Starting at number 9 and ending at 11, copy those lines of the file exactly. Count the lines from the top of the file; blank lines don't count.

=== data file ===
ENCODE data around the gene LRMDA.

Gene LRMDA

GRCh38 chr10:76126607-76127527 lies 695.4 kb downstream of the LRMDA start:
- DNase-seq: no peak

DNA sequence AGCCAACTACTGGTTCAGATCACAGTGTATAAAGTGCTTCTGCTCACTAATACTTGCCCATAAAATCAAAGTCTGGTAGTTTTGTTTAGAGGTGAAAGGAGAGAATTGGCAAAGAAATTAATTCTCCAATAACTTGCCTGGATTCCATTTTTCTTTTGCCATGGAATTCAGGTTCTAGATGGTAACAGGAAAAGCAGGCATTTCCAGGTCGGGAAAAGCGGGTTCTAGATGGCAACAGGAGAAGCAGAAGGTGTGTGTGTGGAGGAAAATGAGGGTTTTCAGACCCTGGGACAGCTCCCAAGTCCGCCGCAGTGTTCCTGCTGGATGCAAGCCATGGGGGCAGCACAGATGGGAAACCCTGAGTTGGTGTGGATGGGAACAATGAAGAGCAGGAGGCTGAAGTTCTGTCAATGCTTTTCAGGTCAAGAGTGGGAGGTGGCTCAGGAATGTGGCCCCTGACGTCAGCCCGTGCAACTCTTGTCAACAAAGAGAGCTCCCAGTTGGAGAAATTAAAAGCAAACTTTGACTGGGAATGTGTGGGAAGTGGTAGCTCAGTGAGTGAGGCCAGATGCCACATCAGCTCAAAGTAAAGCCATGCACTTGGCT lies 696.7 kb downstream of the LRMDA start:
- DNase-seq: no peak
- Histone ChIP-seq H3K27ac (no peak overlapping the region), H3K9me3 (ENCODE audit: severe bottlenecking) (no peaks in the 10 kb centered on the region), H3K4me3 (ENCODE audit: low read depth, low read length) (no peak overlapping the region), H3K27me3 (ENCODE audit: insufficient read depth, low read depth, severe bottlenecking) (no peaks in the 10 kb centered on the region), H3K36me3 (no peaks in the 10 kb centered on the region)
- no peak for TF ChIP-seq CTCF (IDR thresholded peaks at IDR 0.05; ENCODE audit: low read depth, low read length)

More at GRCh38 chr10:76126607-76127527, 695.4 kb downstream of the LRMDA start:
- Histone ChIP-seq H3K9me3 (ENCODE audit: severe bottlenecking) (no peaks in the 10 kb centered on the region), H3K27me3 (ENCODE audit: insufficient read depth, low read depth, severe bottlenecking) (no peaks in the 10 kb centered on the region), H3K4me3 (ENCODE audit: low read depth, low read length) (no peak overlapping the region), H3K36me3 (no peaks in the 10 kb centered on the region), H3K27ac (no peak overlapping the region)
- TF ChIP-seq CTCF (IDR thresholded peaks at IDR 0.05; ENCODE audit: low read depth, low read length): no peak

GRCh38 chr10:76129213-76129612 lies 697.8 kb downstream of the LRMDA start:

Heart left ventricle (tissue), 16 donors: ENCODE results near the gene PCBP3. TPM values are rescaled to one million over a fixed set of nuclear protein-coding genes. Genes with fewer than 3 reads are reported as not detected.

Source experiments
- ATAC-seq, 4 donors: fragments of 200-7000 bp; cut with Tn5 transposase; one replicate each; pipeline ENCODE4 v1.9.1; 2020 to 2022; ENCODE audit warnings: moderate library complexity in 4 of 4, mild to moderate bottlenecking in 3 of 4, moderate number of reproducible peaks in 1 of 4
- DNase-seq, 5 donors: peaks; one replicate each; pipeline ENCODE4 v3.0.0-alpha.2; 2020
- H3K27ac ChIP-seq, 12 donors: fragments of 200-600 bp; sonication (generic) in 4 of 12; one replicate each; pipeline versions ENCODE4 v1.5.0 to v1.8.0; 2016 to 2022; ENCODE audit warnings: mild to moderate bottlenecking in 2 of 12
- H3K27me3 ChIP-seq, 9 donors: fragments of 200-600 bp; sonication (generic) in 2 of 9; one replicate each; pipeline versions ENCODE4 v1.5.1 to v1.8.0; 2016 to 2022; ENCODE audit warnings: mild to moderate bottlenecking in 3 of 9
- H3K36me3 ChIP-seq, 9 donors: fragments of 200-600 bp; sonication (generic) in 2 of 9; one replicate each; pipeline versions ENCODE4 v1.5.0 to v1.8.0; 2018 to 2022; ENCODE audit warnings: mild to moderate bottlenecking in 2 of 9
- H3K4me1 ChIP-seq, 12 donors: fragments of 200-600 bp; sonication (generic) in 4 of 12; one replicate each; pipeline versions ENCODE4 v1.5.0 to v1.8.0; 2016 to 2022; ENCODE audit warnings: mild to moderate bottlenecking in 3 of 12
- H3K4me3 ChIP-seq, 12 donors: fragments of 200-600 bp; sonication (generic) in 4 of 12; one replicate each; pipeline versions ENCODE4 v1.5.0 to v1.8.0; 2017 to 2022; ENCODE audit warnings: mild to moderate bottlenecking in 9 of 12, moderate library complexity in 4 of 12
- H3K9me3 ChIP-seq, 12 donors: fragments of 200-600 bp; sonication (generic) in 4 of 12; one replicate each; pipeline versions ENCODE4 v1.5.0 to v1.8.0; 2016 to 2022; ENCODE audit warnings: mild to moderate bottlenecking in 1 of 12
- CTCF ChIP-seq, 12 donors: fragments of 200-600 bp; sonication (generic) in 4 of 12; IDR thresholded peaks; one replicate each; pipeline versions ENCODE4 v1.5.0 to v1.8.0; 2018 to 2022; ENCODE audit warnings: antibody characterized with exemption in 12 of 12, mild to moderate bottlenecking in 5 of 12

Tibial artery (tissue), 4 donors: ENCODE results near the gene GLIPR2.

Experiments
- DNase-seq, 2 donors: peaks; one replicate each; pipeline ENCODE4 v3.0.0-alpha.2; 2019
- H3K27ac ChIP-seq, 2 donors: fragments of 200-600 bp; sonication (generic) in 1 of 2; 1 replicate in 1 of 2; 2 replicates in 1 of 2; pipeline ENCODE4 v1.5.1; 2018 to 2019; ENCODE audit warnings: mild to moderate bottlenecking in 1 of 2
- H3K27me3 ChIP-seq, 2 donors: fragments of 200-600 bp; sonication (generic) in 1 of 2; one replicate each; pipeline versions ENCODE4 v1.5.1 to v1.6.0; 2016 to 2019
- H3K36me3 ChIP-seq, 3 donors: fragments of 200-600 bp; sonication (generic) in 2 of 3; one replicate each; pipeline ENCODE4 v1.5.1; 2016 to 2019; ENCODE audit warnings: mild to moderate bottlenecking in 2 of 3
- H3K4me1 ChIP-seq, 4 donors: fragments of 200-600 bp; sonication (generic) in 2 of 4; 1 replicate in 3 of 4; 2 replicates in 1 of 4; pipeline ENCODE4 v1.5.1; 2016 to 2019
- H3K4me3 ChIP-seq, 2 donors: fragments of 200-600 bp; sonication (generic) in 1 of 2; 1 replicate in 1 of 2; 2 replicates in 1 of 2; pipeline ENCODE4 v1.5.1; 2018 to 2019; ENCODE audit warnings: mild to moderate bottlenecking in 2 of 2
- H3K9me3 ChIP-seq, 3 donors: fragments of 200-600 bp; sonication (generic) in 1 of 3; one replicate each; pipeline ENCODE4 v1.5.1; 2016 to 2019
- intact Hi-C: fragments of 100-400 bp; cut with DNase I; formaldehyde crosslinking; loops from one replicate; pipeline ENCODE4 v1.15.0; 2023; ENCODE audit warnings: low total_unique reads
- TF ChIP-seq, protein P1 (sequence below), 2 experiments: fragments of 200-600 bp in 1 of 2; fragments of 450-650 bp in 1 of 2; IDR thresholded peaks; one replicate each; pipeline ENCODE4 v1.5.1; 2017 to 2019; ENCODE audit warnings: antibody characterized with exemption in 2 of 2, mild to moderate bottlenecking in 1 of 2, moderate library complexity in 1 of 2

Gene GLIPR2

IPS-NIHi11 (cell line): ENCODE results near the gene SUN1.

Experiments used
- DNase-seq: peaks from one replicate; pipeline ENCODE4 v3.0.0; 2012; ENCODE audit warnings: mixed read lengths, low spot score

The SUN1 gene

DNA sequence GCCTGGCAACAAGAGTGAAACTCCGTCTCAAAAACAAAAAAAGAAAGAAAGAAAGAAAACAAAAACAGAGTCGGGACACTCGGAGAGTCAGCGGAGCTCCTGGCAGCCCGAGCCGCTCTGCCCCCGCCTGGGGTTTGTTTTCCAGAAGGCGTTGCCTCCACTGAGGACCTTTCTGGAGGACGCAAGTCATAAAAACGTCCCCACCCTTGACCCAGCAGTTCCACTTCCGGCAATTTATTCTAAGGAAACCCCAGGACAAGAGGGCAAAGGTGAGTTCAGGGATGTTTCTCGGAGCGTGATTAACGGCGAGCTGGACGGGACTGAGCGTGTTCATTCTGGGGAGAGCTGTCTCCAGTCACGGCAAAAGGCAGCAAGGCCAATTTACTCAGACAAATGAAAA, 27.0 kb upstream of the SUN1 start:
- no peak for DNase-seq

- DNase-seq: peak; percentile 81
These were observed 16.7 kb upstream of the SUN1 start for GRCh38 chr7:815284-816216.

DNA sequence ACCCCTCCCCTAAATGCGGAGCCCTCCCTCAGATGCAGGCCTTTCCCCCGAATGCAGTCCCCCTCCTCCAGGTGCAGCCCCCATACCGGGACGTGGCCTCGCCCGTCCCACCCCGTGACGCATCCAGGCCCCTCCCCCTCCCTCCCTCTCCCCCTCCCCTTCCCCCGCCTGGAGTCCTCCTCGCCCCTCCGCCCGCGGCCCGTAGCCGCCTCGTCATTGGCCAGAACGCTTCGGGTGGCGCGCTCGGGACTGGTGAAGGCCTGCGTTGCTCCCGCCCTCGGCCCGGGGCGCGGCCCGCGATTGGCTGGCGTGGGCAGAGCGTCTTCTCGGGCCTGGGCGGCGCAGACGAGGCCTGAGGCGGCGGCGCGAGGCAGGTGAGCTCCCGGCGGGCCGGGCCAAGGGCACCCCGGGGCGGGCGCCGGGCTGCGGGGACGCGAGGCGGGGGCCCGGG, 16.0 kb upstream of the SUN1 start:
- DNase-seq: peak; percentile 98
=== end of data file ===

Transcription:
More at GRCh38 chr10:76126607-76127527, 695.4 kb downstream of the LRMDA start:
- Histone ChIP-seq H3K9me3 (ENCODE audit: severe bottlenecking) (no peaks in the 10 kb centered on the region), H3K27me3 (ENCODE audit: insufficient read depth, low read depth, severe bottlenecking) (no peaks in the 10 kb centered on the region), H3K4me3 (ENCODE audit: low read depth, low read length) (no peak overlapping the region), H3K36me3 (no peaks in the 10 kb centered on the region), H3K27ac (no peak overlapping the region)
- TF ChIP-seq CTCF (IDR thresholded peaks at IDR 0.05; ENCODE audit: low read depth, low read length): no peak